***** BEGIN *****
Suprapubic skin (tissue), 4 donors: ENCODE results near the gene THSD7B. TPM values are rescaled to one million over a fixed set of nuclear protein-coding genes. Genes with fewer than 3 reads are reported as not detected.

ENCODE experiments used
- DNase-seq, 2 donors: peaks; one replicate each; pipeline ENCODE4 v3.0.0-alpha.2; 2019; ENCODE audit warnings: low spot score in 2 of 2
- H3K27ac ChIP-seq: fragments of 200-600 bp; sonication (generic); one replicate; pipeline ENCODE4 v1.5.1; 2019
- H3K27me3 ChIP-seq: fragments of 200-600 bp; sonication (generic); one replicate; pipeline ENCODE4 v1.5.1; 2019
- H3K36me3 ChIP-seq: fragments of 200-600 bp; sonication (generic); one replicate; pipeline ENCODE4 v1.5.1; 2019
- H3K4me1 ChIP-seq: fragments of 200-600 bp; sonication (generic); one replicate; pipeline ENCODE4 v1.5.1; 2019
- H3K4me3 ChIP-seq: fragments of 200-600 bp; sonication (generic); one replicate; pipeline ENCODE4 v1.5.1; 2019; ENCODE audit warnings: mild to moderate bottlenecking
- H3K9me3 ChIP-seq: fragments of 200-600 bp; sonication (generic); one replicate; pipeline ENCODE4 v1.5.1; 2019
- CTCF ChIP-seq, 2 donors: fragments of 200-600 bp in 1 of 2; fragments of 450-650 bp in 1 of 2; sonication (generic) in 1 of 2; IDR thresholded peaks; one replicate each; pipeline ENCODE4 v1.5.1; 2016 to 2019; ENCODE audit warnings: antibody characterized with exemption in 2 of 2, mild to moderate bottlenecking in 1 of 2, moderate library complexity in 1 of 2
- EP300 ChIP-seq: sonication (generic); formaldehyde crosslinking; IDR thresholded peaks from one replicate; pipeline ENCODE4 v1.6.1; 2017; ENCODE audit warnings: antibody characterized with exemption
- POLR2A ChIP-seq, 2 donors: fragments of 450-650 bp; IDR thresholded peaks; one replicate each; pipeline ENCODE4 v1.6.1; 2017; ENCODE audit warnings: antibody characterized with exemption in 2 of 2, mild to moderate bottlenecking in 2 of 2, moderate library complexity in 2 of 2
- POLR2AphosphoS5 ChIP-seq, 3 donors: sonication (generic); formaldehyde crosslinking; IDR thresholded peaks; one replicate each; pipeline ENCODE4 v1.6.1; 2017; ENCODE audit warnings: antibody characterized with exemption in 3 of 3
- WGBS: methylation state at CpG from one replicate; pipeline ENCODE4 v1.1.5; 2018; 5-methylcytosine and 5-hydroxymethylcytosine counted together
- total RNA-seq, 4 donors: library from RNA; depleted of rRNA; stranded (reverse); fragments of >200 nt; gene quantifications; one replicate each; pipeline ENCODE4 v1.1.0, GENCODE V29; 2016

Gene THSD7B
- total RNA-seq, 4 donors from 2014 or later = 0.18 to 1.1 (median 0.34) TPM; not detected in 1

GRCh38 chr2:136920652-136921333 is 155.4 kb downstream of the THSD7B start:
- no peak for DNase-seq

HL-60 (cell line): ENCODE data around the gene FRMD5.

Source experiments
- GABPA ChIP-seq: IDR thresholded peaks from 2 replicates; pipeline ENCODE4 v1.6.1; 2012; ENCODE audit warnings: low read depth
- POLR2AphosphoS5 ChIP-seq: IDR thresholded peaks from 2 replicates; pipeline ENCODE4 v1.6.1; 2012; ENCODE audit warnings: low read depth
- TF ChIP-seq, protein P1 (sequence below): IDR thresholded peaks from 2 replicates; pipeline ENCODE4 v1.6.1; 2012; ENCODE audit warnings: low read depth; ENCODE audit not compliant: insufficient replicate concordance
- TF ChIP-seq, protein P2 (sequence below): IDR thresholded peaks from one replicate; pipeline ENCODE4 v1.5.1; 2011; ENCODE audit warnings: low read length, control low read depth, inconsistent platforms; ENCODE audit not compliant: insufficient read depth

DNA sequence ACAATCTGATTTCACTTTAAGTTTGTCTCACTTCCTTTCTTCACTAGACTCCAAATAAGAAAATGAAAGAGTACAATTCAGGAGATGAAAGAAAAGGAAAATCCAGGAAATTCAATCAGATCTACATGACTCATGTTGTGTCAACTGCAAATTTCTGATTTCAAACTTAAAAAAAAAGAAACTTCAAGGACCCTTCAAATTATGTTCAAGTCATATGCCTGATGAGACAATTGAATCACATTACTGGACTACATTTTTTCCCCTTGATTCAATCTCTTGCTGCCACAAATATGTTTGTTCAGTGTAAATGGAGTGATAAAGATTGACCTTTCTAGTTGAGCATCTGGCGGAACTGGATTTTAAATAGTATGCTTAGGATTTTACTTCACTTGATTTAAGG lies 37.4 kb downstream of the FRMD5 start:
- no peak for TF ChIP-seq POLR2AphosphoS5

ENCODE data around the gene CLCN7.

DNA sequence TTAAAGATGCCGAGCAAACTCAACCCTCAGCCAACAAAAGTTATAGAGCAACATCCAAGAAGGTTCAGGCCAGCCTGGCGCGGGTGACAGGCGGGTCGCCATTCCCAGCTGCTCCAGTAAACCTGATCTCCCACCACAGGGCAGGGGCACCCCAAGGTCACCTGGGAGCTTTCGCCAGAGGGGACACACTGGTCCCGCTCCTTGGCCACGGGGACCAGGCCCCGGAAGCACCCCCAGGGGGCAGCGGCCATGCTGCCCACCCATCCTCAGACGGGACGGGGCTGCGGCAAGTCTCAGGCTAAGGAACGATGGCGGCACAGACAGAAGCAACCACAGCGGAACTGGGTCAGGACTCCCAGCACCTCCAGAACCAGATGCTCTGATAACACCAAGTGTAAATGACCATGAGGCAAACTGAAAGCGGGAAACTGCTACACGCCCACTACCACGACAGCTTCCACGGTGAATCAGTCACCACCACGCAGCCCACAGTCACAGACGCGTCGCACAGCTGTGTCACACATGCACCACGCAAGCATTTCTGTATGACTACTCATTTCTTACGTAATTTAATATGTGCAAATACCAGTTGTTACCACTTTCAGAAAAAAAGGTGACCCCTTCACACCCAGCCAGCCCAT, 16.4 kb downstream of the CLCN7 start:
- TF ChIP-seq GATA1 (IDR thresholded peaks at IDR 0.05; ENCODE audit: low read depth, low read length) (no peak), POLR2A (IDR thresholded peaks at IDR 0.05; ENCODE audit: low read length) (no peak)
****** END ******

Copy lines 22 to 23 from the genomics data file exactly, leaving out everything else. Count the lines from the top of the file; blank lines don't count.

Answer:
- GABPA ChIP-seq: IDR thresholded peaks from 2 replicates; pipeline ENCODE4 v1.6.1; 2012; ENCODE audit warnings: low read depth
- POLR2AphosphoS5 ChIP-seq: IDR thresholded peaks from 2 replicates; pipeline ENCODE4 v1.6.1; 2012; ENCODE audit warnings: low read depth